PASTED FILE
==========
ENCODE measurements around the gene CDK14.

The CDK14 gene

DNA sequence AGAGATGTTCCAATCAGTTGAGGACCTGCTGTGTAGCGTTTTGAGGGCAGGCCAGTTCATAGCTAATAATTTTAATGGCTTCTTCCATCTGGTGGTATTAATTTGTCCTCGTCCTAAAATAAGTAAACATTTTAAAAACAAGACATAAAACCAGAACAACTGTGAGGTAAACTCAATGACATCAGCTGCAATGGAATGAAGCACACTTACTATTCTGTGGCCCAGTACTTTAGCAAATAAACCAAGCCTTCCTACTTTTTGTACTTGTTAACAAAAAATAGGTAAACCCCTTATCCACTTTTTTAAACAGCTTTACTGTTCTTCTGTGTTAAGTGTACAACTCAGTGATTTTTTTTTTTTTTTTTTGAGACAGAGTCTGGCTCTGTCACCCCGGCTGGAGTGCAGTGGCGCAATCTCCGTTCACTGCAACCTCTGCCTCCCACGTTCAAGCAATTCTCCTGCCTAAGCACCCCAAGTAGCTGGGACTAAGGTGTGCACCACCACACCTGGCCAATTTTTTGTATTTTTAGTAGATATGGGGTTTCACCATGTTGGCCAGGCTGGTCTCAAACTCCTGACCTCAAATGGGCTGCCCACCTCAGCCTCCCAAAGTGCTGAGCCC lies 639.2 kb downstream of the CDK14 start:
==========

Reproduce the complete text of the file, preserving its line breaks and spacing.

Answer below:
ENCODE measurements around the gene CDK14.

The CDK14 gene

DNA sequence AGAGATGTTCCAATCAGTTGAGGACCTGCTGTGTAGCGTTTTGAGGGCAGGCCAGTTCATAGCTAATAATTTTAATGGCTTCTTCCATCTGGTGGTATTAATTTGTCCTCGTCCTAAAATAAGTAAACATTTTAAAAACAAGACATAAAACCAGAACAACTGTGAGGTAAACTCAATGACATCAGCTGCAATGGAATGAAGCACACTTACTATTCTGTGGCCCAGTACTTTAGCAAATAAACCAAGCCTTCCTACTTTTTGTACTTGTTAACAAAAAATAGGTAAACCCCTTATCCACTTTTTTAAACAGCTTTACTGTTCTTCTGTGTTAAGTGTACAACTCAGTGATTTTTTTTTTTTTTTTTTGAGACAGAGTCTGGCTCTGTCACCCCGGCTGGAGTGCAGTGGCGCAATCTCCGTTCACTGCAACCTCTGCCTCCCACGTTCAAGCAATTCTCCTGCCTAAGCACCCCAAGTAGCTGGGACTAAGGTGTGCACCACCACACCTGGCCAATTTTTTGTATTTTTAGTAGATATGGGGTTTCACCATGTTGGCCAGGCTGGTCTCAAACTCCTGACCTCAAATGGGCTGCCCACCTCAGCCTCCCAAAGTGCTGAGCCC lies 639.2 kb downstream of the CDK14 start: